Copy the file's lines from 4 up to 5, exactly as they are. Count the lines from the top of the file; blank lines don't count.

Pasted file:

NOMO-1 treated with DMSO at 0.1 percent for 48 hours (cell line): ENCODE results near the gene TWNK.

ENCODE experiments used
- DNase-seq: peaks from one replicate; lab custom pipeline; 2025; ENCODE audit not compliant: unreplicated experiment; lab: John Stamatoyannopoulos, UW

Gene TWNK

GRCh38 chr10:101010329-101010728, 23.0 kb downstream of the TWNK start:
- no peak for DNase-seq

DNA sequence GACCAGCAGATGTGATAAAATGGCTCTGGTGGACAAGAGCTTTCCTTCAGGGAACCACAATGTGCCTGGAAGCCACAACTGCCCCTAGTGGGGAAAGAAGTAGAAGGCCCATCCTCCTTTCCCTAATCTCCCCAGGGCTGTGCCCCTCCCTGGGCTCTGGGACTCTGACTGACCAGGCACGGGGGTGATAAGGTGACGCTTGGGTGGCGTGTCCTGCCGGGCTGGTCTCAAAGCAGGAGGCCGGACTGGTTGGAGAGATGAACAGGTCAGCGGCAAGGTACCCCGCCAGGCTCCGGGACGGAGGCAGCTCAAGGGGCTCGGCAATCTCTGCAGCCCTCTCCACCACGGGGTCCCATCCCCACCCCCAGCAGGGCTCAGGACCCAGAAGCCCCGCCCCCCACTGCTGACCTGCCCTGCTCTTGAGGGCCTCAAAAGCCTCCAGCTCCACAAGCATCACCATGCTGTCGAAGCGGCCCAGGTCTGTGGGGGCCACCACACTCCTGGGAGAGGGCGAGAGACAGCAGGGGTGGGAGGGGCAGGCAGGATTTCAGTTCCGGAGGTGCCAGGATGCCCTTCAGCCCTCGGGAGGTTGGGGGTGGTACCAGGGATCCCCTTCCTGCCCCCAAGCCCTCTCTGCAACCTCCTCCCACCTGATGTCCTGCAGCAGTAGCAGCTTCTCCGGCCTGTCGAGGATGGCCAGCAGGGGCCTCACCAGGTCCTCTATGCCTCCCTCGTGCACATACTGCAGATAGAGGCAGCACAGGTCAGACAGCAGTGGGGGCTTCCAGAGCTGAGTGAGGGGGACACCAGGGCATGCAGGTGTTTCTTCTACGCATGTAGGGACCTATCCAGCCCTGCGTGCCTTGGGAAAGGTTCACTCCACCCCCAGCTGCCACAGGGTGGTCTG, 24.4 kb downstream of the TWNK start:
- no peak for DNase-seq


Gene TWNK

GRCh38 chr10:101010329-101010728, 23.0 kb downstream of the TWNK start: